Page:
• that makes a lot of sense. A while back I wrote a post very similar to what you are saying with regards to adult converts and child converts – your comment makes me want to revisit it because you articulated it very well. I find it very interesting that Christianity started off with dramatic conversions and huge paradigm shifts, and then we tried to teach it to our children – but Christianity is so much a dramatic encounter with God and we can’t make that happen to children.

        Anyway thanks for the clarification, I think you are dead on.

      • Tis indeed very rare that anybody tells me I’m “dead on”. Tis a shame we live a continent apart and can’t share some form of liquid refreshment while we compliment each other for being the only other “right” person in the world (smile, smile), but that’s the way it is. Everybody here in my neck of the woods pretty much thinks I’m crazy…

      • Bernard you can be dead on and still crazy 😉

        and tis a shame – the internet helps find other like minded people but does little to separate the space between them.

  4. Each of us represent a collection of our past experiences. If we are honest, we can see how we believe what we believe based on on either a positive or a negative reaction to what we experiences in the past. Taking from Warren Buffet, I call this the Ovary Lottery.

  5. David says:

    Interesting perspective. I guess that I agree we are sort of the culmination of all our experiences, and life decisions. We can filter things based on our experiences, and even our worldview. (A trip to a third-world nation can fix a big part of that!)

    Jesus, however; radically changed me. By the His spirit, everything that I believed about life before when up in smoke. Even when I went back to some of my previous stupidity, he was there to meet me with a fresh encounter of his Spirit.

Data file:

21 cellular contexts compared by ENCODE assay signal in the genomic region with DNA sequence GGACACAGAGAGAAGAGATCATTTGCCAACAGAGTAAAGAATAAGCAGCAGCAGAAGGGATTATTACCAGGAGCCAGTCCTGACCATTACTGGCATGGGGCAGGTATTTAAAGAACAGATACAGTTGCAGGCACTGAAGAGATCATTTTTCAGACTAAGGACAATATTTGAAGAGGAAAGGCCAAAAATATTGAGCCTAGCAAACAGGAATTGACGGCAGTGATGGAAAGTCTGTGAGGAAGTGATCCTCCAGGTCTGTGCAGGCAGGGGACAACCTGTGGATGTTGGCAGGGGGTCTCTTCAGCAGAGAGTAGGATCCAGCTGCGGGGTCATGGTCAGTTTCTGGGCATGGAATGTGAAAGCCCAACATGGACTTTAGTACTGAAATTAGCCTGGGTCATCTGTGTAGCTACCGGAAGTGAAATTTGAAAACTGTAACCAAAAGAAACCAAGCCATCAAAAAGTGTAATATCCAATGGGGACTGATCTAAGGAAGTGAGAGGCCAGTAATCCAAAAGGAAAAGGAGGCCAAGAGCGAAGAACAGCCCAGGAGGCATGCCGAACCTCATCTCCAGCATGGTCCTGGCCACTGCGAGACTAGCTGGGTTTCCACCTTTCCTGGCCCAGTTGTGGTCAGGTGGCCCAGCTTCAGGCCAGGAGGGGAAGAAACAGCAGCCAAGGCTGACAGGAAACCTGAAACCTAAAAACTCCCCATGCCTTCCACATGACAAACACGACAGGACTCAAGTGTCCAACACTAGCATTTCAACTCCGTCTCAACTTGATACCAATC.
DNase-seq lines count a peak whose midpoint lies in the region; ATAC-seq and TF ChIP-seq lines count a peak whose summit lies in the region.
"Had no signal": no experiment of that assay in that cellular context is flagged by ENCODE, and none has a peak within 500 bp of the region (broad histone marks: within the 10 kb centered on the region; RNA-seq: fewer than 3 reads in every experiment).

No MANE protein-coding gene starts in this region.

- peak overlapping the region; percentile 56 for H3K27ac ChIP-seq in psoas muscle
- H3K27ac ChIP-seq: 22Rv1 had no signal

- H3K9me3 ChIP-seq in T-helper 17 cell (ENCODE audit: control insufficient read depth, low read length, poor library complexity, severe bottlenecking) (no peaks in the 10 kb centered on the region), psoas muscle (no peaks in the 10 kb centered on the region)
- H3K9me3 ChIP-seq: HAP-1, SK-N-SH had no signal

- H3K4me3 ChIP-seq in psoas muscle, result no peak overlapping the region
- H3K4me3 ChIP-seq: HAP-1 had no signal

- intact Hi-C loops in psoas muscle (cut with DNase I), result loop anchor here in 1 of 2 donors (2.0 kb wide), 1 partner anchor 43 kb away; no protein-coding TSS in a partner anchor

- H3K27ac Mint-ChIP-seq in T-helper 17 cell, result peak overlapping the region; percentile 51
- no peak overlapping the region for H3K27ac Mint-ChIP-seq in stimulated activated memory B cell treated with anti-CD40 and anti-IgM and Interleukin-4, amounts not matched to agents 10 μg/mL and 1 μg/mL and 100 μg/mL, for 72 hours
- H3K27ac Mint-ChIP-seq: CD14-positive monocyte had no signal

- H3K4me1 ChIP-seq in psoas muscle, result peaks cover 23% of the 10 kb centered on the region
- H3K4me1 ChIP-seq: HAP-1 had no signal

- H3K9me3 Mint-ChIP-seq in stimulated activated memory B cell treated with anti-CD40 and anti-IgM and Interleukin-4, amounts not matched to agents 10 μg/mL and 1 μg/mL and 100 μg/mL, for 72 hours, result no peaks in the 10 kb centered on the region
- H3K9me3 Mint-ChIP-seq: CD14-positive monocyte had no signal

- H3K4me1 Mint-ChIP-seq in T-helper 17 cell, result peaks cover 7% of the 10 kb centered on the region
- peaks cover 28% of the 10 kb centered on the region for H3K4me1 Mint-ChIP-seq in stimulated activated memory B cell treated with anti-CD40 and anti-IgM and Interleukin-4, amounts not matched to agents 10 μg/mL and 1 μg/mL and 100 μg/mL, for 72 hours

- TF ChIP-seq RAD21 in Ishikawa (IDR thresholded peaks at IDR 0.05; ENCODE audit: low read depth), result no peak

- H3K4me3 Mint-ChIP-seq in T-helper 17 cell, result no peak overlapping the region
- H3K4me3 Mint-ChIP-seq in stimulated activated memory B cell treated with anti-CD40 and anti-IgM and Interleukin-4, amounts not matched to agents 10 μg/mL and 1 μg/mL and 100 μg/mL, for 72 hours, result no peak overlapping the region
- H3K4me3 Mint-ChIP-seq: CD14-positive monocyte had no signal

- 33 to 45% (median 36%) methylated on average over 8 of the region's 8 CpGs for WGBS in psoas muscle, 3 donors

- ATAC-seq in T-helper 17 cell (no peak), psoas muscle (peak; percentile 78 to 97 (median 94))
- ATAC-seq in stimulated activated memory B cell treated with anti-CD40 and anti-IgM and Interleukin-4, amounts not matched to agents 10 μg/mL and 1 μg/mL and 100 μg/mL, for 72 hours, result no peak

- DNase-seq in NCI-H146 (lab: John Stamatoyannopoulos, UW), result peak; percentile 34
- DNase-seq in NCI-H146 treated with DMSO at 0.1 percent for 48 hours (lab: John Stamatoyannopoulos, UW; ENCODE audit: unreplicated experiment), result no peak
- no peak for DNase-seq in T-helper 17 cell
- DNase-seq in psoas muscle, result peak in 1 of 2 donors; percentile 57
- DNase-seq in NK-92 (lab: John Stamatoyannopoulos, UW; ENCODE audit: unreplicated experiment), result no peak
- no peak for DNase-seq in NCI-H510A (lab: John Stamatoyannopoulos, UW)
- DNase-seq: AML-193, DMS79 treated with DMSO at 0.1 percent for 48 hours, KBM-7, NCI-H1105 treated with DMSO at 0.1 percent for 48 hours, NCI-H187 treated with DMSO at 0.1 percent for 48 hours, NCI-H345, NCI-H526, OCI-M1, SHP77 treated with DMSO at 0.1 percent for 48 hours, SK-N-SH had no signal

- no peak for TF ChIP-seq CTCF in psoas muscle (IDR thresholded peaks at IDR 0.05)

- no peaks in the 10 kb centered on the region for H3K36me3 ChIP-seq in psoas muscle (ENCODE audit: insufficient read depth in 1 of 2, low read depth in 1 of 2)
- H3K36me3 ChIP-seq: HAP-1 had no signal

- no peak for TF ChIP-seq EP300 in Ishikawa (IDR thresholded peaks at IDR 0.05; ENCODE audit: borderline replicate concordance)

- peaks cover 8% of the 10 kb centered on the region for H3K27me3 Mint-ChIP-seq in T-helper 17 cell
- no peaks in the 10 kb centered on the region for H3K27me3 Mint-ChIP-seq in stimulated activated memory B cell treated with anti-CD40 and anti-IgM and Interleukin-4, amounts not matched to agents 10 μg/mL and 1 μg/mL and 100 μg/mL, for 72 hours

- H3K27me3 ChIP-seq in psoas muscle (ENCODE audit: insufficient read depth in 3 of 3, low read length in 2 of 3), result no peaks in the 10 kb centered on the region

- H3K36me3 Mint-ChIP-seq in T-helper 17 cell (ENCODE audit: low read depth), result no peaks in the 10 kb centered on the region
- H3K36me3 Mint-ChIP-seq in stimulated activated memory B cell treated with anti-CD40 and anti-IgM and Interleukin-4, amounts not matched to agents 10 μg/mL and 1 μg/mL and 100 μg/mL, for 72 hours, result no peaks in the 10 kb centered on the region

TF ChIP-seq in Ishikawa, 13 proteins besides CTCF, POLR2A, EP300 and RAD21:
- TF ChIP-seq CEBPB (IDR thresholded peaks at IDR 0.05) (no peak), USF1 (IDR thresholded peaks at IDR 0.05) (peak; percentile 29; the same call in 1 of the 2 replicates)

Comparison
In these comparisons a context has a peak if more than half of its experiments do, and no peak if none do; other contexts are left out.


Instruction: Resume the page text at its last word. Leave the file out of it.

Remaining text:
What I find utterly amazing is that God speaks to me in various ways. Yesterday I received a prophecy about where I am on the path, early last week he illuminated a Bible verse I had read many times; but I see it much differently now, and on Friday a job that applied for sent me a nice email saying that I was over qualified and they couldn’t afford me. It admit it’s been hard learning to trust Jesus, but it is fulfilling beyond words.

    I enjoy Jesus, and as I have stepped away from religion (I do attend a church, even teach there, but refuse to be a part all the leadership stuff), I have found that I have nothing to prove, no position to obtain, no debate to outwit another in and no spiritual lottery to win. Everyday I am freer to know him, to experience my journey and to abandon myself to whatever he has. My only success in life is being obedient to Him, and admitting when I miss it.

    Even after a stint in seminary and Bible School, when it comes to theology, there are some things that only the Holy Spirit can assure us of; that’s I was I seek. If our theology is built on logic, and shaped by worldviews, feelings, experiences and lifestyle choices, we are bound to be in trouble. The Bible has lists nearly 700 traits, names, facets and attributes of who God is; relax, it’s going to take a while.

    I pray that your job search is blessed, and fruitful, Charlie.

    • thanks David. I suppose if I wanted to wrap up that post with good news all I would have to say is “but there is the Holy Spirit – and he’s just nearby, but he’s in us.” I agree too that if we move religion out of the way it does free us up quite a bit. I was immersed in a religious environment so this is tremendously difficult to shake – it is ingrained deeper than my food preferences (those change more easily).